April 22, 2020 will mark the 50th anniversary of Earth day, which was founded in 1970 to combat climate dangers and catalyze “a new way forward for our planet.” In honor of this celebration we thought we’d share some earth and environmental sciences resources that may be of interest to ATE PIs and staff seeking to create interactive, environment-centered curriculum and educational activities. Do you have some favorite STEM sites or online resources you’d like to share with the ATE community? We’d love to help – email us at email@example.com!
Calculate and compare carbon intensity with electricityMap.
This open-source, interactive map compiles electricity data to show the carbon intensity of electricity consumption in different regions based on how that electricity was produced. Users can toggle the map to show the real-time wind and solar energy potentials around the world and to account for electricity imports and exports, and they can select individual regions to see more detailed information about each region's electricity sources and carbon emissions. This map provides an excellent visual aid for discussions on energy production and sustainable fuels, and instructors may use the resource to propel student discussions on the differences in energy production and consumption indexes around the world.
Teach students how to effectively analyze and critique data with the Environmental Performance Index.
Produced biennially, the EPI report “scores 180 countries on 24 performance indicators across ten issue categories covering environmental health and ecosystem vitality.” The 2020 report is slated for a mid-June release. As anticipation for new data builds, re-visit the latest (2018) report. This report is written in easy to understand language and includes an introduction, a brief explanation of the authors’ methodology, a summary of their results, and sections addressing each of the 10 issue categories (Air Quality, Water and Sanitation, Heavy Metals, Biodiversity & Habitat, Forests, Fisheries, Climate & Energy, Air Pollution, Water Resources, and Agriculture) in greater depth, as well as an executive summary for policymakers. Instructors searching for a topical way to teach data analysis skills may want to divide their classroom into groups and assign each group a chapter to study and share with the class.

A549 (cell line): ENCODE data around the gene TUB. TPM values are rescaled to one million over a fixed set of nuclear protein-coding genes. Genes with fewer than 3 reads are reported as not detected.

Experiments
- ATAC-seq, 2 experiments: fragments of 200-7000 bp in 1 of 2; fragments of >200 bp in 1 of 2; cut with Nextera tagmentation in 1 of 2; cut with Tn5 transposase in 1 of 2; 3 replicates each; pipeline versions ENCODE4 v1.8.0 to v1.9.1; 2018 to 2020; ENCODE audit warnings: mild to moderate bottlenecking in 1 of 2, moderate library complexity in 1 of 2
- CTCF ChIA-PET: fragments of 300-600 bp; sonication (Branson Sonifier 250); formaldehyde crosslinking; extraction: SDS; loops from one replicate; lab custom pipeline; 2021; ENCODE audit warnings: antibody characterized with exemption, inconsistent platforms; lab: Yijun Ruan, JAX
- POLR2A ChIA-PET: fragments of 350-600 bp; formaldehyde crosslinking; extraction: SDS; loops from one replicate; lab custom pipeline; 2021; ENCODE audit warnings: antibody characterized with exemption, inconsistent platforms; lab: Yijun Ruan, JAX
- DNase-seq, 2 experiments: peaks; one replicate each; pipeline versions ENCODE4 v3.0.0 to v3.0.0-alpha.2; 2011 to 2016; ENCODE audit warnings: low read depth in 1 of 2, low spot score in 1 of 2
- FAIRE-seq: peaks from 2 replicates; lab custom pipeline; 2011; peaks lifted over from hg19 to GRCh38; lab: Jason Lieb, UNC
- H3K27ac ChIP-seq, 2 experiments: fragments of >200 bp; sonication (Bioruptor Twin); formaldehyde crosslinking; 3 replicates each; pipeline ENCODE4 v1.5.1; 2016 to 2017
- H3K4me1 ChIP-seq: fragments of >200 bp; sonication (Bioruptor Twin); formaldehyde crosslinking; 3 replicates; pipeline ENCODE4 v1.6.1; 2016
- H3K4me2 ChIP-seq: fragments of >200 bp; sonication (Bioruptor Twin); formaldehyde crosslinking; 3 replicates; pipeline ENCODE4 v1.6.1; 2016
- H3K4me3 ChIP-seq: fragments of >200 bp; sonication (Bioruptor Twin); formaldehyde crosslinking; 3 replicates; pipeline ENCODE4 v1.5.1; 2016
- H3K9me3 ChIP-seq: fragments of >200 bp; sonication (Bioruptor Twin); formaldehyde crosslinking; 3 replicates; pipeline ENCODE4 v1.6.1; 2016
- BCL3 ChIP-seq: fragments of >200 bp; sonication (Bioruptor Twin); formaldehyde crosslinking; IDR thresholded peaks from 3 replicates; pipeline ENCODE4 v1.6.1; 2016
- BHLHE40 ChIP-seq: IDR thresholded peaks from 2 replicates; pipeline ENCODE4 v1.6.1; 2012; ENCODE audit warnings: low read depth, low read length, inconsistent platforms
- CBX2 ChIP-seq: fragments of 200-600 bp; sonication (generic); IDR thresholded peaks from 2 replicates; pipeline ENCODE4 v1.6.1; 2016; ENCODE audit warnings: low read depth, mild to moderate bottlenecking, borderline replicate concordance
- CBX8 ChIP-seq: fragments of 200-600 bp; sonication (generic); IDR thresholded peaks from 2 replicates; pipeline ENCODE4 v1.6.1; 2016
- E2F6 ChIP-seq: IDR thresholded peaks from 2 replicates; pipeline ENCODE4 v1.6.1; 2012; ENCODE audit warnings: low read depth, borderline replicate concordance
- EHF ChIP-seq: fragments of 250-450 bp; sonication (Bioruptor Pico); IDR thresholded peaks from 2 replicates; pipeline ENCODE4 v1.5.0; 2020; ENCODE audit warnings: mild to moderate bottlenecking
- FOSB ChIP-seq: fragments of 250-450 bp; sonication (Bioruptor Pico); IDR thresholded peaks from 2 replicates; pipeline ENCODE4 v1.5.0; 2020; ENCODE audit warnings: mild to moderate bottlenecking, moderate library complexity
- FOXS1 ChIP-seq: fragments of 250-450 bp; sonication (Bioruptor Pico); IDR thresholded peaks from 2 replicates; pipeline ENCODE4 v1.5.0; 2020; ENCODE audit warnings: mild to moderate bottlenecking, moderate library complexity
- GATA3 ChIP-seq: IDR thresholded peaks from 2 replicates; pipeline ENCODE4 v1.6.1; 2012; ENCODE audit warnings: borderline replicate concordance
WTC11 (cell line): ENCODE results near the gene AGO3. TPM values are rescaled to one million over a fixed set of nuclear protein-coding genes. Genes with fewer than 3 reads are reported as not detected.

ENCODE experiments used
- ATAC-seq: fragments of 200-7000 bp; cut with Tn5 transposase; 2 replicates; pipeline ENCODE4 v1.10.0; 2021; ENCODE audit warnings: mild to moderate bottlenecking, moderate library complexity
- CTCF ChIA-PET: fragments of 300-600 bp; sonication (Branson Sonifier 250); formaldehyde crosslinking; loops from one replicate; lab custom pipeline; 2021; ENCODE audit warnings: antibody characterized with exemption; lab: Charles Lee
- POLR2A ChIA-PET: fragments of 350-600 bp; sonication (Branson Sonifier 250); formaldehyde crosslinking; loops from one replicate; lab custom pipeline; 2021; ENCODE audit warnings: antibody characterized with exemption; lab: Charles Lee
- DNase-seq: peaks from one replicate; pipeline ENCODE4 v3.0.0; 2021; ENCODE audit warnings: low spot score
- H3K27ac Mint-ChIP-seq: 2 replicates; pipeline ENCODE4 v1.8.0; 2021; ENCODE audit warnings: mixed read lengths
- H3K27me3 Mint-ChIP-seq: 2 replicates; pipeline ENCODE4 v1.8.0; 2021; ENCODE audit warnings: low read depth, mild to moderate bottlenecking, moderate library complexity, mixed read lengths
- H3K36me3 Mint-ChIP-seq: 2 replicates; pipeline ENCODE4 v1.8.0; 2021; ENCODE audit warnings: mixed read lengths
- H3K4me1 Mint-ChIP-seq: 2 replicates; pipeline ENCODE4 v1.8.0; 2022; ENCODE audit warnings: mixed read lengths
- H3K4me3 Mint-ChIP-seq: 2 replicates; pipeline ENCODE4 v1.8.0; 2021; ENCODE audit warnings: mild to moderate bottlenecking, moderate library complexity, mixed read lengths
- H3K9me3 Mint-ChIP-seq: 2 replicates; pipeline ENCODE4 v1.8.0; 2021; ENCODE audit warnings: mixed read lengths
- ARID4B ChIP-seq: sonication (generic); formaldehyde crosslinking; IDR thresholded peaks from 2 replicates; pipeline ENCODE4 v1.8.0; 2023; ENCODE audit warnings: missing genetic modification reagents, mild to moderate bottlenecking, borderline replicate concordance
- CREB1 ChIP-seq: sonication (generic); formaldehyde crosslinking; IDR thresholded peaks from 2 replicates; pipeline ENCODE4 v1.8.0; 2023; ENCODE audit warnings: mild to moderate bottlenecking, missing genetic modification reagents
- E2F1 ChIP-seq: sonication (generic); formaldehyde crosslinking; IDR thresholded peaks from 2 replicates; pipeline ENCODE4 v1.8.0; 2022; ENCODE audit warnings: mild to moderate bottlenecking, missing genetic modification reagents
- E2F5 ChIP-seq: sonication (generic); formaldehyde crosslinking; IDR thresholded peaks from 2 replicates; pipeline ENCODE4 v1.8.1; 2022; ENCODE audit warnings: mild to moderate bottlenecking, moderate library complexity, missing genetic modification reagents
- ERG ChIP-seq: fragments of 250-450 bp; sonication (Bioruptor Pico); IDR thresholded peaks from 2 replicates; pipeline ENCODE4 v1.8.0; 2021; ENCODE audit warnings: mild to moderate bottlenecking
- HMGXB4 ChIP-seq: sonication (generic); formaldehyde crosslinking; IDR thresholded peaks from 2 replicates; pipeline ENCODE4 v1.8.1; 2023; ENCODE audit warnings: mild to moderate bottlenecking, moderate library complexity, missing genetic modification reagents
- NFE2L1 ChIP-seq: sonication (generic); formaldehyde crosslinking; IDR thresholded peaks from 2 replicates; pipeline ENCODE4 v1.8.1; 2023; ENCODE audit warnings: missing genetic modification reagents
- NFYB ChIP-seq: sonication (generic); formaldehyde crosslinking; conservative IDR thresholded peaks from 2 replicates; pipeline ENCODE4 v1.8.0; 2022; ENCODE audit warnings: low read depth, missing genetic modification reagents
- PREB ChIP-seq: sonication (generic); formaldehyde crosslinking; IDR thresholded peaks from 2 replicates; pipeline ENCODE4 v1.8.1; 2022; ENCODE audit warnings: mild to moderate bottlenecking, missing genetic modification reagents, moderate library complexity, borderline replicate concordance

Add sustainability and writing skill development to your syllabus with the Environmental Humanities and Environmental Studies Teaching Resources Database.
This database curates lesson plans and syllabi relating to intersections of Environmental Studies with English, Sociology, Ecology, and related fields. The materials range from short in-class activities to “major projects” and are available for free download in PDF form. This resource is perfect for instructors looking to integrate writing skill development into STEM curriculum, featuring resources on a range of topics such as energies and global climate change. In particular, instructors may want to check out the Sustainability Visualization Exercise for a three-day writing lesson plan perfect for the week of Earth Day.
Inspire students to engage in sustainability topics with Earth Science Picture of the Day.
Administered by the Universities Space Research Association, this website features a new image, picture, graphic, or artwork dealing with an aspect of earth science every day. Visitors can find information about the featured phenomenon in the caption and from provided links. Featured topics cover many terrestrial phenomena and scientific approaches, such as volcanic sulfur, wind-sculpted snow ripples called sastrugi, long-term ecological research, and much more. These images lend a visual illustration of the real importance behind climate and earth sciences. Instructors may want to use the visuals and scientific information featured on the site as a launching point for units on related applied STEM topics.